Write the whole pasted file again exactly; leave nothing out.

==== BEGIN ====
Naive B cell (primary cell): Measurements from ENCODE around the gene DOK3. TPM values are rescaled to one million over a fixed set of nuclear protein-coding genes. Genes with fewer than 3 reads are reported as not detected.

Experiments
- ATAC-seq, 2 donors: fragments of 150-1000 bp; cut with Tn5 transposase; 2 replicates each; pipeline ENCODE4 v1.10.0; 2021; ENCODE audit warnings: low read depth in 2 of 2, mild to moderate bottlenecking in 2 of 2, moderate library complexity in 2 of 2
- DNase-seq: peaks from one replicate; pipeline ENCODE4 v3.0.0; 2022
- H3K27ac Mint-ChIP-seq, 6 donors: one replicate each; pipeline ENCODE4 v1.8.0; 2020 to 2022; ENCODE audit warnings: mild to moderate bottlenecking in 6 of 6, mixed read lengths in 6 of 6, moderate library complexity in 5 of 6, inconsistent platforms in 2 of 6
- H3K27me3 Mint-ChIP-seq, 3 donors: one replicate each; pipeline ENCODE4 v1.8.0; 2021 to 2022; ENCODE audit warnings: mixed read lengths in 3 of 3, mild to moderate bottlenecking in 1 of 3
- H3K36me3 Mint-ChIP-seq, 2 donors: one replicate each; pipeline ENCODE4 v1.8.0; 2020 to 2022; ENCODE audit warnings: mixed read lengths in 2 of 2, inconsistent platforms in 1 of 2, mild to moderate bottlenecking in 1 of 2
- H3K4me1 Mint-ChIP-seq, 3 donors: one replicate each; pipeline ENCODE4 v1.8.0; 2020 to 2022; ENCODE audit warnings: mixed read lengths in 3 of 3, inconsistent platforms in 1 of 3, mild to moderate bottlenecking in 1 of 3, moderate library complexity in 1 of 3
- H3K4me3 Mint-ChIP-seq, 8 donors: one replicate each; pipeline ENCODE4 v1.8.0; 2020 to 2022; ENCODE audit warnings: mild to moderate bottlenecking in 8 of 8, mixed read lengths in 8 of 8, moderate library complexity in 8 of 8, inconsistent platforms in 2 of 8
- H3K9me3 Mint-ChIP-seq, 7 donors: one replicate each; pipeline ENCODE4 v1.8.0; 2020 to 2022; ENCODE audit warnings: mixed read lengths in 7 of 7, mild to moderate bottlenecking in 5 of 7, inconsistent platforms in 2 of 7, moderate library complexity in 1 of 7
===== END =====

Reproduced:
Naive B cell (primary cell): Measurements from ENCODE around the gene DOK3. TPM values are rescaled to one million over a fixed set of nuclear protein-coding genes. Genes with fewer than 3 reads are reported as not detected.

Experiments
- ATAC-seq, 2 donors: fragments of 150-1000 bp; cut with Tn5 transposase; 2 replicates each; pipeline ENCODE4 v1.10.0; 2021; ENCODE audit warnings: low read depth in 2 of 2, mild to moderate bottlenecking in 2 of 2, moderate library complexity in 2 of 2
- DNase-seq: peaks from one replicate; pipeline ENCODE4 v3.0.0; 2022
- H3K27ac Mint-ChIP-seq, 6 donors: one replicate each; pipeline ENCODE4 v1.8.0; 2020 to 2022; ENCODE audit warnings: mild to moderate bottlenecking in 6 of 6, mixed read lengths in 6 of 6, moderate library complexity in 5 of 6, inconsistent platforms in 2 of 6
- H3K27me3 Mint-ChIP-seq, 3 donors: one replicate each; pipeline ENCODE4 v1.8.0; 2021 to 2022; ENCODE audit warnings: mixed read lengths in 3 of 3, mild to moderate bottlenecking in 1 of 3
- H3K36me3 Mint-ChIP-seq, 2 donors: one replicate each; pipeline ENCODE4 v1.8.0; 2020 to 2022; ENCODE audit warnings: mixed read lengths in 2 of 2, inconsistent platforms in 1 of 2, mild to moderate bottlenecking in 1 of 2
- H3K4me1 Mint-ChIP-seq, 3 donors: one replicate each; pipeline ENCODE4 v1.8.0; 2020 to 2022; ENCODE audit warnings: mixed read lengths in 3 of 3, inconsistent platforms in 1 of 3, mild to moderate bottlenecking in 1 of 3, moderate library complexity in 1 of 3
- H3K4me3 Mint-ChIP-seq, 8 donors: one replicate each; pipeline ENCODE4 v1.8.0; 2020 to 2022; ENCODE audit warnings: mild to moderate bottlenecking in 8 of 8, mixed read lengths in 8 of 8, moderate library complexity in 8 of 8, inconsistent platforms in 2 of 8
- H3K9me3 Mint-ChIP-seq, 7 donors: one replicate each; pipeline ENCODE4 v1.8.0; 2020 to 2022; ENCODE audit warnings: mixed read lengths in 7 of 7, mild to moderate bottlenecking in 5 of 7, inconsistent platforms in 2 of 7, moderate library complexity in 1 of 7